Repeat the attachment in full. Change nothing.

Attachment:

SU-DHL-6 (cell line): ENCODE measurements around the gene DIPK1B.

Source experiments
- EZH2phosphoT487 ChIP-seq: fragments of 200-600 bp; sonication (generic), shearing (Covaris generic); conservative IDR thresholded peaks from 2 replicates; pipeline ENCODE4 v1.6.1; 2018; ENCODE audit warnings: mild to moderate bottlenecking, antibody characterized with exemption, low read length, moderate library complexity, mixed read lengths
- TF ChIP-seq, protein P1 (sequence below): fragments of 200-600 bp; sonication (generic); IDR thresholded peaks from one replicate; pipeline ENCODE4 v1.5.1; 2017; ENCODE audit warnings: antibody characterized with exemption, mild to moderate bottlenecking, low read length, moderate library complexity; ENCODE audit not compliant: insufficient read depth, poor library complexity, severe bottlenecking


SU-DHL-6 (cell line): ENCODE measurements around the gene DIPK1B.

Source experiments
- EZH2phosphoT487 ChIP-seq: fragments of 200-600 bp; sonication (generic), shearing (Covaris generic); conservative IDR thresholded peaks from 2 replicates; pipeline ENCODE4 v1.6.1; 2018; ENCODE audit warnings: mild to moderate bottlenecking, antibody characterized with exemption, low read length, moderate library complexity, mixed read lengths
- TF ChIP-seq, protein P1 (sequence below): fragments of 200-600 bp; sonication (generic); IDR thresholded peaks from one replicate; pipeline ENCODE4 v1.5.1; 2017; ENCODE audit warnings: antibody characterized with exemption, mild to moderate bottlenecking, low read length, moderate library complexity; ENCODE audit not compliant: insufficient read depth, poor library complexity, severe bottlenecking